European Showcase for Poultry Housing Innovations01 July 2014
Innovators in poultry housing and equipment took advantage of the VIV Europe 2014 trade show to display their latest designs. Jackie Linden reports on those that were recognised by the organisers in the Innovations Gallery at the event.
With a high degree of regulation in all areas of production - particularly aimed at optimising animal welfare and minimising the environmental impacts – Europe offers the right conditions to encourage its many innovators to develop new solutions for today’s challenges in poultry production in the region. In May, VIV Europe offered them the opportunity to showcase their latest ideas to farmers from around the world at the trade show in the Dutch city of Utrecht.
Event organisers, VNU Exhibitions, set aside a special area – the Innovations Gallery – in one of the halls, where 40 of the best new ideas were gathered together and prizes were awarded to one chosen one in each of several categories.
New Ideas on Hatchery Management
In the area of hatchery developments, HatchTech won an Innovation Award for its HatchCare system. Chicks are hatched under optimum, uniform temperature conditions, delivering higher hatchability rates and stronger, healthier chicks. The system is a significant step forward in terms of animal welfare, the company says, as the chicks have access to the basic necessities of life – feed, water and fresh air – as soon as they hatch. The system allows greater flexibility over the length of the hatch window as the newly hatched chicks have chance to eat and drink before their transfer.
SmartCount™ from Pas Reform was described as a visionary new system for counting chicks. Growing demand for high-quality day-old chicks is driving the expansion of the world’s hatcheries and this requires faster throughput and accurate traceability without compromising animal welfare. Three years in development, the Smart Count can count, spray-vaccinate and assess up to 60,000 chicks per hour and deliver the chicks with an accuracy of two chicks per thousand to the boxes at the end of the conveyor. Integrating the data generated into the SmartCenter™ hatchery information system offers a high level of data analysis and batch reporting, the company says.
Progress in Ventilation
Vostermans Ventilation was promoting its Multifan Fibreglass Cone Fans, whose aerodynamic design offers optimal air performance, fan efficiency and air flow ratio. The company explained that the benefits include maximum air performance, high efficiency, low noise, high durability and ease of cleaning. The fans are available in direct drive (18, 24 and 36 inches) and belt drive (50 and 54 inches).
With its Fantura air inlet system, Fancom promises an end to cold air dropping into the poultry house. Instead, the incoming air is bundled for better throw, providing a good flow of fresh air throughout the house - even on minimum ventilation - which means dry litter, fewer foot problems and the birds remain healthy and grow better. Furthermore, the air entry cones offer 10 per cent more capacity, says Fancom, which reduces both air resistance and energy consumption.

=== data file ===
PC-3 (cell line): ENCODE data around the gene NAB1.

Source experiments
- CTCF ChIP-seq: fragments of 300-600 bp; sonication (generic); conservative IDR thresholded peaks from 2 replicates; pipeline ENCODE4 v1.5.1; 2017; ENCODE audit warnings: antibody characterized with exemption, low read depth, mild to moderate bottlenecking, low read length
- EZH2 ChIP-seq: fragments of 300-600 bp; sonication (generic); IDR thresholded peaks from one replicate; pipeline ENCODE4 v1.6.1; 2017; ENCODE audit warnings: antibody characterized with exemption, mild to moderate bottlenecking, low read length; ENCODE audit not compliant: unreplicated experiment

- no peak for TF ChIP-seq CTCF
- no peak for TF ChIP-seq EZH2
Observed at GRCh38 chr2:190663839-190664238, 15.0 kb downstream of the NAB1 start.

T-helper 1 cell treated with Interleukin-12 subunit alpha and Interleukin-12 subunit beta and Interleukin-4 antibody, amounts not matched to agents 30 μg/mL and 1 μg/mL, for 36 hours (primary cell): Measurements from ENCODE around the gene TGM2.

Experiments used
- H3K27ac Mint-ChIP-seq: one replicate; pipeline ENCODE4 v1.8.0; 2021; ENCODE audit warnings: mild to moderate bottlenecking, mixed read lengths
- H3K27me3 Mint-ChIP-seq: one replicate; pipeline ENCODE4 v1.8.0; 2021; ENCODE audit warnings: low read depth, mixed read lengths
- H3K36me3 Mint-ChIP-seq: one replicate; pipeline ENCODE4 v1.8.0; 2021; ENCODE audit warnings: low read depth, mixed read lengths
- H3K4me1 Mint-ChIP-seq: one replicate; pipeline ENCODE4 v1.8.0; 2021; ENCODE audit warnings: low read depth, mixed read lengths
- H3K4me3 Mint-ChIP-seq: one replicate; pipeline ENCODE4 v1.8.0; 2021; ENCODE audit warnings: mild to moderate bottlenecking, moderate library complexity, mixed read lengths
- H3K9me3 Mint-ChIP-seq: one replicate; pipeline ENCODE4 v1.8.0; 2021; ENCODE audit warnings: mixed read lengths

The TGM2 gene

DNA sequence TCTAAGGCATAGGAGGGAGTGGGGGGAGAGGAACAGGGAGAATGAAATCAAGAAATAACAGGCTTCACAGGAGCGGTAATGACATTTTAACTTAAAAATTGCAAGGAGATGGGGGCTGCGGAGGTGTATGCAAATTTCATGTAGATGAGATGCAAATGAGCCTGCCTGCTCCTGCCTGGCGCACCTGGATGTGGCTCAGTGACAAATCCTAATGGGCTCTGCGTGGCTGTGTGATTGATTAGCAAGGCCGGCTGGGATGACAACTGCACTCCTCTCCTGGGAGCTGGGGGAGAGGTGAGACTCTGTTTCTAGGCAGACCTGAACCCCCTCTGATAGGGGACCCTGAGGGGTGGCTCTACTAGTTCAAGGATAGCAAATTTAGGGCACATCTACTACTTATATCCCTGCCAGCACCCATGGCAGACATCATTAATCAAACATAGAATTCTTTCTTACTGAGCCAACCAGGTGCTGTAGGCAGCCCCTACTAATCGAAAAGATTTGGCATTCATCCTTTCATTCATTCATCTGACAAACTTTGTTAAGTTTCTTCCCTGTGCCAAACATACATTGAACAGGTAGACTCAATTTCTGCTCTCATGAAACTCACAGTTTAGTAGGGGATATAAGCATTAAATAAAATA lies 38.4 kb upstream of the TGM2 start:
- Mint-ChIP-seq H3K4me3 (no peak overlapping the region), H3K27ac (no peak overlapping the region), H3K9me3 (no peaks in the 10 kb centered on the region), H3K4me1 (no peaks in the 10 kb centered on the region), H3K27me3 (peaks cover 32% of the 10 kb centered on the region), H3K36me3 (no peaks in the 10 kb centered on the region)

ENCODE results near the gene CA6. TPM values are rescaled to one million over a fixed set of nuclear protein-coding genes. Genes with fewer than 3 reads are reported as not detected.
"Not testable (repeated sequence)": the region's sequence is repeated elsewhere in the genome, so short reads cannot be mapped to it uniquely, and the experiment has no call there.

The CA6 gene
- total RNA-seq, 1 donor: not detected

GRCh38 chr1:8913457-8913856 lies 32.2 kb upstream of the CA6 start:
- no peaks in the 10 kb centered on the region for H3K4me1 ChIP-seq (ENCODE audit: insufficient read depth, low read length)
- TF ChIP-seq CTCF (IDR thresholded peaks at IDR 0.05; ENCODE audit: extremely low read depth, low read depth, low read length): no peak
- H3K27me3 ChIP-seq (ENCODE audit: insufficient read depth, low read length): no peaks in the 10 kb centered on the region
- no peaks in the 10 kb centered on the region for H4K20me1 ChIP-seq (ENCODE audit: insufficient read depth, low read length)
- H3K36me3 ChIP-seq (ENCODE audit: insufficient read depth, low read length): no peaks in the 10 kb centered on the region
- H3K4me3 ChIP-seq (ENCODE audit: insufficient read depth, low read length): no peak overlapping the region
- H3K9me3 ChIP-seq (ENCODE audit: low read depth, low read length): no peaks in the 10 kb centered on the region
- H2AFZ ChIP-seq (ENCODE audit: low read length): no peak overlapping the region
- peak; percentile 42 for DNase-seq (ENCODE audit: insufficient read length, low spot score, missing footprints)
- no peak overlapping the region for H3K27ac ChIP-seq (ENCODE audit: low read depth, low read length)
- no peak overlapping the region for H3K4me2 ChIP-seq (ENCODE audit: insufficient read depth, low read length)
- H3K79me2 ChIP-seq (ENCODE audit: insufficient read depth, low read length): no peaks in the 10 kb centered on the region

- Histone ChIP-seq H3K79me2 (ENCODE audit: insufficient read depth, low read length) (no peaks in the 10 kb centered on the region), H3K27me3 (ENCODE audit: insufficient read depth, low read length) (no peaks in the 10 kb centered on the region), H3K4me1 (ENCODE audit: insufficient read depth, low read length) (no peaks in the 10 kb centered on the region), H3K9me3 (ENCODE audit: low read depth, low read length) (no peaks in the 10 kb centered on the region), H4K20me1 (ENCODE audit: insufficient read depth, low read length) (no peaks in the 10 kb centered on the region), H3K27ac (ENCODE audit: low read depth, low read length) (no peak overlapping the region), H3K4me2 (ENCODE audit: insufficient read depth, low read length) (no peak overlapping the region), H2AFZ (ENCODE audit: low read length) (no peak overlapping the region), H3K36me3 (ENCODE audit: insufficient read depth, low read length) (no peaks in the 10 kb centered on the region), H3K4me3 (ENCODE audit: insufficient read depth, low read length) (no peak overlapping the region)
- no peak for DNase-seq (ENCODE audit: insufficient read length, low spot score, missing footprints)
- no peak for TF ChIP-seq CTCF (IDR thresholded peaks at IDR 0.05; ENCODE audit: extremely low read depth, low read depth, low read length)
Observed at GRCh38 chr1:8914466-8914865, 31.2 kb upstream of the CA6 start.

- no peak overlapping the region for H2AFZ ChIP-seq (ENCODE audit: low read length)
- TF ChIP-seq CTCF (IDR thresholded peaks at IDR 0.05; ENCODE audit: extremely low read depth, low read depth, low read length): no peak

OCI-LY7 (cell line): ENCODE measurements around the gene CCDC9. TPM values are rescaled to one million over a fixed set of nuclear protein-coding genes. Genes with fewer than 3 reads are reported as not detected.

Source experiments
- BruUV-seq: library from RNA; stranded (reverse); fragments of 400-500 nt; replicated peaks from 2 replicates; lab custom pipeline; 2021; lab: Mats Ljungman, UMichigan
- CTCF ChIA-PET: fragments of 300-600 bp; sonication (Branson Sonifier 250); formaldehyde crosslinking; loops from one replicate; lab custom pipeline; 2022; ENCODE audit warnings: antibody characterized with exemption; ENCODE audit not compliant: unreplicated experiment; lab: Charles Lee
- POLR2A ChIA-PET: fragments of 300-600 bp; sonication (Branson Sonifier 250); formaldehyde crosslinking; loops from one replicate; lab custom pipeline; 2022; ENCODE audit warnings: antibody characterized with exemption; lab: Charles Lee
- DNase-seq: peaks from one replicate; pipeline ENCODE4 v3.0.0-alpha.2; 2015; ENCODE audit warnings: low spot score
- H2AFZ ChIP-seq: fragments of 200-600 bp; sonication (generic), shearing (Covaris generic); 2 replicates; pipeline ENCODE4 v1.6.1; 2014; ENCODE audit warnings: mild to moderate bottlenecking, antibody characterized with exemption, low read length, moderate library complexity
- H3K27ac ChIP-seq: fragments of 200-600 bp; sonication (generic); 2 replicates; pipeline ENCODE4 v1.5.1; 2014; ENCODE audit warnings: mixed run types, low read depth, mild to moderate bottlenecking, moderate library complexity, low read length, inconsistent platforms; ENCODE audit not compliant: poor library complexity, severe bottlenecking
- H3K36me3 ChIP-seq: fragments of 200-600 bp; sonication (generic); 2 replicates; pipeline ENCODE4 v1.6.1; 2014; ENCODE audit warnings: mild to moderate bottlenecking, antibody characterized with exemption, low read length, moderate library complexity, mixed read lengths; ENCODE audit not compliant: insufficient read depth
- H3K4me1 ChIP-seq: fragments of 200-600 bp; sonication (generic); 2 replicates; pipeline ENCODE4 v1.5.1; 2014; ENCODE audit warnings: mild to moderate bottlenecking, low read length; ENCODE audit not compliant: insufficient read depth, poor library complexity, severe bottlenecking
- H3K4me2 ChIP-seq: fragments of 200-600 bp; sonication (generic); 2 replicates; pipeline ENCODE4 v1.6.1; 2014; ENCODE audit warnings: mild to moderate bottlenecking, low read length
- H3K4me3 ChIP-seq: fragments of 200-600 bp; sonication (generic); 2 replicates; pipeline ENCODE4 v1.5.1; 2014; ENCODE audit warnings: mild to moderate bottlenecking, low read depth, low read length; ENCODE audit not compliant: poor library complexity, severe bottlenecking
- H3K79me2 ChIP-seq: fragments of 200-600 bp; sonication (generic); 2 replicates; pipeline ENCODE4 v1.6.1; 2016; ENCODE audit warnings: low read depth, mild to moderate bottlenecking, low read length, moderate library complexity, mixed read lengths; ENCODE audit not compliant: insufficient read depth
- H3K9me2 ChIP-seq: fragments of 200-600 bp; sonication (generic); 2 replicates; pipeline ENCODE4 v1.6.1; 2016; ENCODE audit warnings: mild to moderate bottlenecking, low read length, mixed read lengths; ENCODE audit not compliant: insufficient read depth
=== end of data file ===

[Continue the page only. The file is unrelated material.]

In response to the challenge of maintaining a constant environment inside the poultry house despite changing external conditions, Stienen BE displayed its AeroSolution. This comprises three elements: the uniquely-shaped AeroWing air inlet, which offers constant air flow into the building; the AeroComp system that compensates wind strength and direction to control the pressure within the house; and the AeroX heat exchanger to maintain a constant set temperature for the birds.
Controlling the emission of ammonia and odour from a poultry house with a minimum of energy was the aim of the four new elements of the exhaust air-cleaning system from Jansen Poultry Equipment. Dust, feathers and other contamination are removed from the exhaust air from the house by means of the energy-efficient EcoFriend® biological air-scrubber, AmoControl® chemical air-scrubber, Manure Dry Systems Classic and Compact and the AluBreeze® heat exchanger.
Advanced Climate Control
Based on the proven technology of its Orion computer, Hotraco Agri BV has further developed the systems and added new software for its new Fortica computer, offering higher reliability and a range of new smart functions and corrective checks.
The company won the VIV Europe Innovation Award for ‘Housing and Farming’ with the Fortica, which was designed to be highly intuitive, the touchscreen is based on the interface with a smartphone or tablet and can be customised by the user in any language. The system can be accessed via the internet, anywhere and at any time, allowing complete control over the poultry house climate, feed and water, egg flow and bird weighing.
At VIV Europe, Skov A/S launched a new management system for breeders, including a new climate and production computer and a FarmOnline management module. In a series of presentations at the show, Tommy H. Krogh (climate and production specialist) and Kim Jensen Moeller (product manager) discussed the avian growth curve, Key Performance Indicators, production and monitoring control and tools to improve breeder production.
Developments in Feeding Systems
A new feed conveying system was featured in the Innovations Gallery by Big Dutchman. The FlexVey PUR comprises a flexible tube of wear-resistant polyurethane (PUR). It offers a number of advantages: the conveyor lasts four to five times longer than other similar systems. It is also quieter in operation and because of its flexibility, it can move feed efficiently around curves and bends. Currently, 75- and 90-mm diameters are available.